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"I don't know how widespread the problem is," says Phil Alterman, another Denver immigration attorney. "My concern is that it might be going on nationally."
Alterman represents an asylum-seeker whose situation was similar to Peter's. Because his case is still ongoing and because his client fears deportation, Alterman would not give out his client's name or his home country. He would say only that the country is a totalitarian regime, one of a group that Secretary of State Condoleezza Rice has called "outposts of tyranny."
In Alterman's case, ICE officials did redact the asylum information from the judge's order before sending it to his client's home embassy. But Alterman argues that even this attempt to protect his client's identity was flawed. Once you've seen the full judge's order, it doesn't take a rocket scientist to figure out which portion has been whited out. Any embassy official familiar with the form could fill in the blanks.
So far, this argument has proved powerful in the courtroom. In 2005, the Board of Immigration Appeals agreed to reopen Alterman's client's case, reasoning that by sending the form to his home embassy, ICE "caused the [foreign] government to become aware of an opponent."
A former ambassador to the country wrote a letter bolstering the argument, noting that "the fact that the government of [the country] may have learned that [Alterman's client] has applied for asylum...exposes him to enormous risk of persecution upon his return."
A new hearing was held in a Denver immigration court, and three months ago, Alterman's client won asylum (The government has appealed its decision).
Meanwhile, other cases have emerged. At a recent hearing in Peter's case, attorney Sandra Saltrese testified about an unnamed Ugandan asylum-seeker she represented. In June 2006, his application for asylum was rejected, and his effort to prove that confidentiality rules were broken failed. He was about to be deported from Denver, but the man was so afraid to go home that ICE guards had to sedate him before taking him on the plane. When he arrived in Uganda, he was turned over to government authorities, and his American escorts left.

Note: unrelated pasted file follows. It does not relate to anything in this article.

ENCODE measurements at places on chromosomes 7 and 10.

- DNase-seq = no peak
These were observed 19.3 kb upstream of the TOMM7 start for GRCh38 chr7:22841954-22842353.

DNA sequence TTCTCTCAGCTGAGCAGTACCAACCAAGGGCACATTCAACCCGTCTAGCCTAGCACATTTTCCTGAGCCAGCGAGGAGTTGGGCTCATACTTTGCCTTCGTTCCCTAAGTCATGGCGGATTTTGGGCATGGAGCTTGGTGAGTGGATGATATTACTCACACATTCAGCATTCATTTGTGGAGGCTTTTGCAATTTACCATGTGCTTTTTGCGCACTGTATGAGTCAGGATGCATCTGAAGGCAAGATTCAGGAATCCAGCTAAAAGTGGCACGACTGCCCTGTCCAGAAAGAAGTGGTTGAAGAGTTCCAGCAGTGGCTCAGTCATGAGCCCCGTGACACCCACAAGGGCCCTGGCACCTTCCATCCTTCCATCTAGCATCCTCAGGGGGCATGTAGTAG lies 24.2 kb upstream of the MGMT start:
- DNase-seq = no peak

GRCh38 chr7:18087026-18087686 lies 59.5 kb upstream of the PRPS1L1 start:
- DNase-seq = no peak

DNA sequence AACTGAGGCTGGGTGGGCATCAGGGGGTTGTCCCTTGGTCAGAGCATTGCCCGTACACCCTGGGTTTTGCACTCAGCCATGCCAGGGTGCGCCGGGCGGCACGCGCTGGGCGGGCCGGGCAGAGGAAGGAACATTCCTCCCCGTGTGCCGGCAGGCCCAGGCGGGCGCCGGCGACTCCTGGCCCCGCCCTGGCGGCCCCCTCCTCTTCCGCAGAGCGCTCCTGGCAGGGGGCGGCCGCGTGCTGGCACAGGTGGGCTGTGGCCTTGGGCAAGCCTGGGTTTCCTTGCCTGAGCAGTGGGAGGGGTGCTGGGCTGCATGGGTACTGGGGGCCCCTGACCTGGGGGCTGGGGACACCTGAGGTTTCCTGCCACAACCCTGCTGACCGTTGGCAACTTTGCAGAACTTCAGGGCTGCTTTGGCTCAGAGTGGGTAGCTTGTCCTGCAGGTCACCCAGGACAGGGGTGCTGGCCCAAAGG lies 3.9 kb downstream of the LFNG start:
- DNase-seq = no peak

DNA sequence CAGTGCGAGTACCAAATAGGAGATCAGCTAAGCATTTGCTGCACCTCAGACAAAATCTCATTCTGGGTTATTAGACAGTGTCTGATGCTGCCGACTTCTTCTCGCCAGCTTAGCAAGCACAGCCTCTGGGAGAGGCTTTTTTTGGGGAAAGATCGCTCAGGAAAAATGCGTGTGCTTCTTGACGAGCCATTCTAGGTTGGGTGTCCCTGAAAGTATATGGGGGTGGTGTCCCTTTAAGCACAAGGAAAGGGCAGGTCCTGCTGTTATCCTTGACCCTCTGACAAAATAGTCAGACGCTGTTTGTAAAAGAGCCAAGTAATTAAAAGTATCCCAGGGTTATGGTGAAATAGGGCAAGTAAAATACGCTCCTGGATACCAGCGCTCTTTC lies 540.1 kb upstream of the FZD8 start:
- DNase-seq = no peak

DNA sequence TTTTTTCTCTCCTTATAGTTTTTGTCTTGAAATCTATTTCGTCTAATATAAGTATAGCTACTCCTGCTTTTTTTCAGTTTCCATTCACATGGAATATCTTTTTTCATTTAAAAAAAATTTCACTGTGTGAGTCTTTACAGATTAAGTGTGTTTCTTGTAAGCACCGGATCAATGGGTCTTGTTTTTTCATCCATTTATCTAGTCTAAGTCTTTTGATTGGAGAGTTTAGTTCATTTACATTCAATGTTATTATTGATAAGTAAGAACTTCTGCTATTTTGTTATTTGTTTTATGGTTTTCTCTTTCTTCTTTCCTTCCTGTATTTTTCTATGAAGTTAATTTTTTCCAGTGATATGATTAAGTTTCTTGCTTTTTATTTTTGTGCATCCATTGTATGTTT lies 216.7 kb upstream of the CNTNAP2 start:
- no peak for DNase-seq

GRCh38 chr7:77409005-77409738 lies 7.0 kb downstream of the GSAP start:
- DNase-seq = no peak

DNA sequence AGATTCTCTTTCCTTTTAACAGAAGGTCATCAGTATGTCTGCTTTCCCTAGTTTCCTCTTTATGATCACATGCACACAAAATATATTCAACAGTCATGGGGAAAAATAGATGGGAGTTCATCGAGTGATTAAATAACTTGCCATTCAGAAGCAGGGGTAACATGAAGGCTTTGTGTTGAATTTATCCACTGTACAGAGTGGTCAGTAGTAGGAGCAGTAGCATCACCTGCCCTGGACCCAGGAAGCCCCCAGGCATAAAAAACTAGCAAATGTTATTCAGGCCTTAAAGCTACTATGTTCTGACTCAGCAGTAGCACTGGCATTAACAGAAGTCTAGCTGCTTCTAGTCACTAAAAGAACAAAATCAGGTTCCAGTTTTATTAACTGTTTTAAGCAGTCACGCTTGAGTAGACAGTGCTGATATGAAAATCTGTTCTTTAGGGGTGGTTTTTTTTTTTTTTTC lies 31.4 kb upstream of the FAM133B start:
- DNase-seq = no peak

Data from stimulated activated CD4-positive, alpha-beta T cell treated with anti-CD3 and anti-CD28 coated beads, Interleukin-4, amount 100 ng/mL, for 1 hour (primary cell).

After that, Saltrese testified, he was "beaten up" by Ugandan police officers, who taunted him by saying things like "You applied for asylum; that's not gonna work here." Finally, one of the man's relatives bribed enough officials to get him out of prison, and the man fled to Canada, where he has since received asylum. But he was so scarred by the experience and so paranoid about retaliation that he refused to testify in Peter's case.
Then there is the case of Dorothy Anim, a native of Cameroon who applied for asylum in 2003. According to court documents, Anim said she was member of the South Cameroon National Council, an organization that advocates for the secession of English-speaking provinces, which face discrimination from the French-speaking government. In 2002 she was arrested three times because of her involvement with the group. The third time, she was beaten every day for two months, according to court records, until her uncle bribed a police commander to help her escape.
When she made it to the U.S., she presented her case to an immigration judge; it included affidavits and letters from her former bosses and family members, testimony from a former professor who had heard about her persecution, and copies of police convocations ordering her to return to the police station after she escaped. But the judge wasn't sure her story was credible, so he asked the State Department to verify her documentation.
An investigation was conducted by a Cameroon-born citizen who worked for the American embassy. That person interviewed a security official in the Northwest Province and concluded that Anim's police convocations were forged. This helped convince the immigration judge to deny Anim asylum.
But Anim wasn't ready to give up. She appealed to the Board of Immigration Appeals, saying her confidentiality had been breached by the government's investigation. Her lawyer pointed out that the State Department never explained who the Cameroonian was who conducted the investigation, or what methods the person used to prevent the government security official from learning that Anim had applied for asylum in the U.S.
Anim lost that appeal. But this August, she won another. The Fourth Circuit Court of Appeals in Virginia reasoned that showing unedited copies of the police convocations to the Cameroon security official "would allow the official to reasonably infer that Anim had applied for asylum, thus satisfying the test for a breach of confidentiality."
Anim won a new hearing, and immigration advocates saw her case as a victory against a flawed system.
The government's attorneys are less than thrilled about the recent spate of confidentiality rulings and they have fought to quash each case. When Peter won his second asylum hearing, ICE appealed to the Board of Immigration Appeals, which ordered a third hearing in Denver.
ICE attorney Dani Page argued that Peter's claims about his political activities in Uganda weren't credible. She pointed out that in his original application for asylum, he only mentioned being a member of a group called Human Rights Africa, not the Conservative Party. (Peter says the translator helping him with his application, Lameck Mukeeze Muwanga, edited out the political information. The feds later investigated Muwanga for fraud involving the asylum applications of several Ugandan refugees, and he was barred from working as an interpreter for the Denver immigration court. Muwanga now lives in Tacoma, Washington, and the person who answered his phone said he is temporarily out of the country.)